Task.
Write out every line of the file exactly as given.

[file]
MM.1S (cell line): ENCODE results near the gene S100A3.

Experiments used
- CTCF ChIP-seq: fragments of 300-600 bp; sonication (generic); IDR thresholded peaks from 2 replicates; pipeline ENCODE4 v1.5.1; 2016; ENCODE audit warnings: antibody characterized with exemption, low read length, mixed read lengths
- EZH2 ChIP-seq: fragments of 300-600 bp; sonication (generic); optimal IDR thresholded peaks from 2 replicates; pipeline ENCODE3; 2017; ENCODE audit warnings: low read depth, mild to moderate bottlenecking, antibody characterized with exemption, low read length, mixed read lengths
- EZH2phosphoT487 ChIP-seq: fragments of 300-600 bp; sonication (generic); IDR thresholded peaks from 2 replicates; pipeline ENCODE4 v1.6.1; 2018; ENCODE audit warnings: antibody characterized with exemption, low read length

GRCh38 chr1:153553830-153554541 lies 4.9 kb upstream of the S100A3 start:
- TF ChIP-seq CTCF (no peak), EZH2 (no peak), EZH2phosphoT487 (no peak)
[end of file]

MM.1S (cell line): ENCODE results near the gene S100A3.

Experiments used
- CTCF ChIP-seq: fragments of 300-600 bp; sonication (generic); IDR thresholded peaks from 2 replicates; pipeline ENCODE4 v1.5.1; 2016; ENCODE audit warnings: antibody characterized with exemption, low read length, mixed read lengths
- EZH2 ChIP-seq: fragments of 300-600 bp; sonication (generic); optimal IDR thresholded peaks from 2 replicates; pipeline ENCODE3; 2017; ENCODE audit warnings: low read depth, mild to moderate bottlenecking, antibody characterized with exemption, low read length, mixed read lengths
- EZH2phosphoT487 ChIP-seq: fragments of 300-600 bp; sonication (generic); IDR thresholded peaks from 2 replicates; pipeline ENCODE4 v1.6.1; 2018; ENCODE audit warnings: antibody characterized with exemption, low read length

GRCh38 chr1:153553830-153554541 lies 4.9 kb upstream of the S100A3 start:
- TF ChIP-seq CTCF (no peak), EZH2 (no peak), EZH2phosphoT487 (no peak)